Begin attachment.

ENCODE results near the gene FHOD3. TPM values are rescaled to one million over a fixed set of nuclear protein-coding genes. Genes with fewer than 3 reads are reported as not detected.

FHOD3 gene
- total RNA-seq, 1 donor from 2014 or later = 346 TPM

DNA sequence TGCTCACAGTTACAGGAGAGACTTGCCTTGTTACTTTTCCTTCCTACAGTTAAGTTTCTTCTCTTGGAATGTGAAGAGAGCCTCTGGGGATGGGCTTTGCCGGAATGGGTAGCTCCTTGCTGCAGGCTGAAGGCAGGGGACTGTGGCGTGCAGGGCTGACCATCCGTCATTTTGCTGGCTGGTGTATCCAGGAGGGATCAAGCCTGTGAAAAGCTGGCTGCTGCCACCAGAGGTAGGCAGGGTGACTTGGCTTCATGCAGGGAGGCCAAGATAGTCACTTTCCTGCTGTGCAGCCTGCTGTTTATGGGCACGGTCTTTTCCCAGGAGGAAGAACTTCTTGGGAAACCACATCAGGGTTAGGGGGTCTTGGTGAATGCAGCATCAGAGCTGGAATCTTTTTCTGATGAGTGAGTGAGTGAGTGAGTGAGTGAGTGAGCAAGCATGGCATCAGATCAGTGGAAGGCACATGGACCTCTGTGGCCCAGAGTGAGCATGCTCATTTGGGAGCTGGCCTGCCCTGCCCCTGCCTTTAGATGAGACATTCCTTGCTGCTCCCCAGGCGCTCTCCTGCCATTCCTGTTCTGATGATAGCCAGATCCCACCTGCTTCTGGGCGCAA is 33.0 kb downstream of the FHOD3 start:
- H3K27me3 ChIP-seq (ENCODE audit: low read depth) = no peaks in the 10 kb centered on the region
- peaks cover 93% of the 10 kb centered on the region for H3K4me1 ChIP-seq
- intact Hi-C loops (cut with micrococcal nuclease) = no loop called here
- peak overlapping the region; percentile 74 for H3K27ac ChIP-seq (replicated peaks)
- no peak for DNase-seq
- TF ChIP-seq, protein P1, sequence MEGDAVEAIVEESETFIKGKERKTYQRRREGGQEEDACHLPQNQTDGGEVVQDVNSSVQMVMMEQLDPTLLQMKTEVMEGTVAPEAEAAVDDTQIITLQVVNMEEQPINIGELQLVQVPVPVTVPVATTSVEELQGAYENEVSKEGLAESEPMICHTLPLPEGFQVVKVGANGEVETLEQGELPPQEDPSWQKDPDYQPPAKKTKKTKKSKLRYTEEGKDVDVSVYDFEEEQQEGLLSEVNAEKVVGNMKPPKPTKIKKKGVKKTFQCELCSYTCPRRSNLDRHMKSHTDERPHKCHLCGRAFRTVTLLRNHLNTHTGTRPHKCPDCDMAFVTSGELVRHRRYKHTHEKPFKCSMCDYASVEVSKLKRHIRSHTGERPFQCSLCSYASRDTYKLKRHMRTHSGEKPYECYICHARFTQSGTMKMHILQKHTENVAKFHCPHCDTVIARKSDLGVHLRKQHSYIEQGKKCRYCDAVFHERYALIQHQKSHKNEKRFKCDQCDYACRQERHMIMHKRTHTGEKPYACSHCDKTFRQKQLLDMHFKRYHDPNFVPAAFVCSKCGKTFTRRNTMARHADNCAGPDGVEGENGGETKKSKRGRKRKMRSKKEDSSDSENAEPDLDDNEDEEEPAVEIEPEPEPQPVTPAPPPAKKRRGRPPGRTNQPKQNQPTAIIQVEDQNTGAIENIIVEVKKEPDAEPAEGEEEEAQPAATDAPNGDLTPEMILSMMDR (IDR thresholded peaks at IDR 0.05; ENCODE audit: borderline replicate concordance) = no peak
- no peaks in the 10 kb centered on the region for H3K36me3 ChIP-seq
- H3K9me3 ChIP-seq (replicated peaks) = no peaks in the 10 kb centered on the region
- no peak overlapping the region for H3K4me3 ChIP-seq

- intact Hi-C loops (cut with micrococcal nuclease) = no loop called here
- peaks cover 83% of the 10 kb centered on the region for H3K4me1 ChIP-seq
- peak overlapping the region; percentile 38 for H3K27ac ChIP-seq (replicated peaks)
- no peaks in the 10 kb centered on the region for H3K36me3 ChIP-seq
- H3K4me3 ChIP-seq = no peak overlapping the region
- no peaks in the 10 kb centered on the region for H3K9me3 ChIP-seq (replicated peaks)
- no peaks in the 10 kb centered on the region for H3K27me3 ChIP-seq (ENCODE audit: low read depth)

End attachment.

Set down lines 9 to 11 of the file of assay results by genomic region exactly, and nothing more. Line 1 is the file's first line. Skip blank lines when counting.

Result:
- no peak for DNase-seq
- TF ChIP-seq, protein P1, sequence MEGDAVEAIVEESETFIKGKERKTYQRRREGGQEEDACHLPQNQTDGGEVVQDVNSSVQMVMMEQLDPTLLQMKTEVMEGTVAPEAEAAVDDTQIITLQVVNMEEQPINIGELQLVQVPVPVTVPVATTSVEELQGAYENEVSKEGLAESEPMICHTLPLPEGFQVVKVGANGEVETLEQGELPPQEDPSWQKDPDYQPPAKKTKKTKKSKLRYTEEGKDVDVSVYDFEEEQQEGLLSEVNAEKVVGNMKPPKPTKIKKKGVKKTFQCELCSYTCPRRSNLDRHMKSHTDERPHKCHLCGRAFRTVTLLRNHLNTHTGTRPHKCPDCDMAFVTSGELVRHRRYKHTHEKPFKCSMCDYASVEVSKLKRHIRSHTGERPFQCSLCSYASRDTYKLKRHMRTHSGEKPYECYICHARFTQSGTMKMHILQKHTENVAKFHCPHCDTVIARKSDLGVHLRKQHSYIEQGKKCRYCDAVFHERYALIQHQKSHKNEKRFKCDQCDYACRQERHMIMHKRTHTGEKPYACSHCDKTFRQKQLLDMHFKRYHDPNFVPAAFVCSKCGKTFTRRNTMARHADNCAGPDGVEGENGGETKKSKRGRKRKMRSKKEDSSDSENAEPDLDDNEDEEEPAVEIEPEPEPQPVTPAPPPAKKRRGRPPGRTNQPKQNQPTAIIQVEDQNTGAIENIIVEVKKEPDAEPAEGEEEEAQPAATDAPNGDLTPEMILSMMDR (IDR thresholded peaks at IDR 0.05; ENCODE audit: borderline replicate concordance) = no peak
- no peaks in the 10 kb centered on the region for H3K36me3 ChIP-seq